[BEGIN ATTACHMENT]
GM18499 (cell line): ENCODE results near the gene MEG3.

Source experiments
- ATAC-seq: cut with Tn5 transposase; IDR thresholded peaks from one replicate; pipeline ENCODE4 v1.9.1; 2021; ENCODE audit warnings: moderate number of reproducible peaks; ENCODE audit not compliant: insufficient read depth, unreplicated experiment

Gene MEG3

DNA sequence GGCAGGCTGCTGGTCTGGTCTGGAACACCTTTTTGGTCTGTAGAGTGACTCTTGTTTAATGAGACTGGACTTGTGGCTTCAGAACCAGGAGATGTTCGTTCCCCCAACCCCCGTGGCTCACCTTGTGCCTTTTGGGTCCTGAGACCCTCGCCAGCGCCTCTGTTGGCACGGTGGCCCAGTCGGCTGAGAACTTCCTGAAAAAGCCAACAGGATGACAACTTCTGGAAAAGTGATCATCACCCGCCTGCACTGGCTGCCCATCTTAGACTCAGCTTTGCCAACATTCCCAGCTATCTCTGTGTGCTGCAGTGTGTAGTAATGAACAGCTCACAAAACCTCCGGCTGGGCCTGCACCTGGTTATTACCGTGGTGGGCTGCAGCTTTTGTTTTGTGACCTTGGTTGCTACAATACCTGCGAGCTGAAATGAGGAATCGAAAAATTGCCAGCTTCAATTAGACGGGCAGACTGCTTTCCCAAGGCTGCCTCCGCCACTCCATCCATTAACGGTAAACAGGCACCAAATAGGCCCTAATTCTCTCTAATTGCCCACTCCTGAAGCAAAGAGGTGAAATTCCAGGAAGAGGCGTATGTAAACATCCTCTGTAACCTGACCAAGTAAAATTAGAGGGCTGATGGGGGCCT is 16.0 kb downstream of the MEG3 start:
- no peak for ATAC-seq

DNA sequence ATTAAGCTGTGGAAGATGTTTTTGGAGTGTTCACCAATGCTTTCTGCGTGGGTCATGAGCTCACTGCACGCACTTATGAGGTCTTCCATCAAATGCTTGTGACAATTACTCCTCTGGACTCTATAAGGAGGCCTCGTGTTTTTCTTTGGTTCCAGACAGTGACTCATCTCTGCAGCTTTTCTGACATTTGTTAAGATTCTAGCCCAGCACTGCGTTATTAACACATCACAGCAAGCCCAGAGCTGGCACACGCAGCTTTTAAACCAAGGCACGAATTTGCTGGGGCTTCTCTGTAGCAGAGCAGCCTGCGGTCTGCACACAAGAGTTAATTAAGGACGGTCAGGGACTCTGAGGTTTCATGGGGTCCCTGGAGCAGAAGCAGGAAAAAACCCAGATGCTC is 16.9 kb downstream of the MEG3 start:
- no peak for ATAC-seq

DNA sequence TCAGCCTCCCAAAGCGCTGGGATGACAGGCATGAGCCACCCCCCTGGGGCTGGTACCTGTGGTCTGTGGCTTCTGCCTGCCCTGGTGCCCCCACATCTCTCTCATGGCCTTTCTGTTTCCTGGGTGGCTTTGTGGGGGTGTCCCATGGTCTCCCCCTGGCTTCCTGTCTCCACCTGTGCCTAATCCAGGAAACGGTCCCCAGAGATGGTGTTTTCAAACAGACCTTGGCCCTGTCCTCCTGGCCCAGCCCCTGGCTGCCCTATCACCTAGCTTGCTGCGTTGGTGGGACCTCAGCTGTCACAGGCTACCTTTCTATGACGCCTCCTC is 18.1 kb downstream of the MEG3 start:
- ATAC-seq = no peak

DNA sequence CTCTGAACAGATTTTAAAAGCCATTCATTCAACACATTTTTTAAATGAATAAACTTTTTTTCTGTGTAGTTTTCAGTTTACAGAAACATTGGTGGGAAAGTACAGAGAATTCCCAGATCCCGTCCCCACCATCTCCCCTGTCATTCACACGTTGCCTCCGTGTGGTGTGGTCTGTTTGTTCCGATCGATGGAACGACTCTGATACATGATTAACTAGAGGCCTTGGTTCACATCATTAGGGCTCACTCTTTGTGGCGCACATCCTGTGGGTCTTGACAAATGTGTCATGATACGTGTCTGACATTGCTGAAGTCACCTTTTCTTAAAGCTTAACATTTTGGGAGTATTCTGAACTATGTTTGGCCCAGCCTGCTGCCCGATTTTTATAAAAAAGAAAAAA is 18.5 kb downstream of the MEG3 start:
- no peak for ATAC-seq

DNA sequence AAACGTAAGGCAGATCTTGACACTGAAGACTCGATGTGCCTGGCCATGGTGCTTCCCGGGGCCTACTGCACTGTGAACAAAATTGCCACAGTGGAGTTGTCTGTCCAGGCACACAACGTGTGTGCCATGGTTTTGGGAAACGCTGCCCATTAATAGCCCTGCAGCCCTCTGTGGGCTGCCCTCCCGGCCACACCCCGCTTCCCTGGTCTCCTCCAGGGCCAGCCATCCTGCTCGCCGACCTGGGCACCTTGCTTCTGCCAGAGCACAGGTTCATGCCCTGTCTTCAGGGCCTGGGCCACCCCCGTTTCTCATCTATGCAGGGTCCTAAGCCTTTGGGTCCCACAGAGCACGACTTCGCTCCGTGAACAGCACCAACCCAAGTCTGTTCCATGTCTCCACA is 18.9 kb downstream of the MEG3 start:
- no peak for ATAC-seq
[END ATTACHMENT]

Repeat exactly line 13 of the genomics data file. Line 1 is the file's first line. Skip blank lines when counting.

DNA sequence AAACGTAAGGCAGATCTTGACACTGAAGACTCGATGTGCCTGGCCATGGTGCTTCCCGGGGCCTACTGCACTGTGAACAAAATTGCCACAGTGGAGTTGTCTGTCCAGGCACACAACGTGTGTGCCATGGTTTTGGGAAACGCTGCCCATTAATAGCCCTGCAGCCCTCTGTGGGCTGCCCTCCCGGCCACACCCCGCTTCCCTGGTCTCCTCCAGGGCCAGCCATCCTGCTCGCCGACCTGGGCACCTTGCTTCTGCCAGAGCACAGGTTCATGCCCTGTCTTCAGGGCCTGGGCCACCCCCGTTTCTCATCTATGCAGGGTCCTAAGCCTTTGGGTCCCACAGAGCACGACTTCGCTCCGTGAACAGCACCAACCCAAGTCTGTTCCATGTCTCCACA is 18.9 kb downstream of the MEG3 start: